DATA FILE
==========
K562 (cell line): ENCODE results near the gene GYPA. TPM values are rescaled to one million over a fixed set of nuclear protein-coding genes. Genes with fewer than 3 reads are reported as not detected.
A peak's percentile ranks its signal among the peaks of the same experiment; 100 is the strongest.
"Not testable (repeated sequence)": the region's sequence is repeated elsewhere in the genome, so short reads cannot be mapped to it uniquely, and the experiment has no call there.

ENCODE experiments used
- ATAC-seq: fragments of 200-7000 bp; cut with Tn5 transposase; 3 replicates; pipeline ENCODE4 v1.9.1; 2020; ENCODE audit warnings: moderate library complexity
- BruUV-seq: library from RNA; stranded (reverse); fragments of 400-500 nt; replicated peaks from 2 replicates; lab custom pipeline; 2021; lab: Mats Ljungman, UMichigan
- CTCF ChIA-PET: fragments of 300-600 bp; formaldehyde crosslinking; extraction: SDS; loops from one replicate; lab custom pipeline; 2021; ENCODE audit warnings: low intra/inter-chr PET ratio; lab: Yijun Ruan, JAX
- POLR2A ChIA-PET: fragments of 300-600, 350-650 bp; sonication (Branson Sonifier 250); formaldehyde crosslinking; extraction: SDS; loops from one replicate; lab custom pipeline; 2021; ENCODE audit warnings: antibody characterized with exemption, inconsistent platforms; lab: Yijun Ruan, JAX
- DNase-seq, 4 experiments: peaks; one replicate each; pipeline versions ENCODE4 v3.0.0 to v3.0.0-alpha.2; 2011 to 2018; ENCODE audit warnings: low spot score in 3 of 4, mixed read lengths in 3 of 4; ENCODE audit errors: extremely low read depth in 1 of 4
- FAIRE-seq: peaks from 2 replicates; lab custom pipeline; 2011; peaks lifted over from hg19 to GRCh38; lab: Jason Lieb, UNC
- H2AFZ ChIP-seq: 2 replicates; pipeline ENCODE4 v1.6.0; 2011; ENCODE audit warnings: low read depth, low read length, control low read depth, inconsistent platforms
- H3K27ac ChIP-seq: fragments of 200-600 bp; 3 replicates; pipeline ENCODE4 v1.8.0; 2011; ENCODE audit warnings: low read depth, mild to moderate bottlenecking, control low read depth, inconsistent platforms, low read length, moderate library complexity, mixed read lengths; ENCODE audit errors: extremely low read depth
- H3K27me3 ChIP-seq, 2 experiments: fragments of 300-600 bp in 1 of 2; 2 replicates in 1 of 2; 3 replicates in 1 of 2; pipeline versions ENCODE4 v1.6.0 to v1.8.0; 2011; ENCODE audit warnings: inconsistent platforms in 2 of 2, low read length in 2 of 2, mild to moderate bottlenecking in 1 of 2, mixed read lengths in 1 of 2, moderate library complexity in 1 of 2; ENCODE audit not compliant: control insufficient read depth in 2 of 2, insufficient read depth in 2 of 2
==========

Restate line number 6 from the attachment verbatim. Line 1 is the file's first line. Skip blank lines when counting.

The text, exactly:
- BruUV-seq: library from RNA; stranded (reverse); fragments of 400-500 nt; replicated peaks from 2 replicates; lab custom pipeline; 2021; lab: Mats Ljungman, UMichigan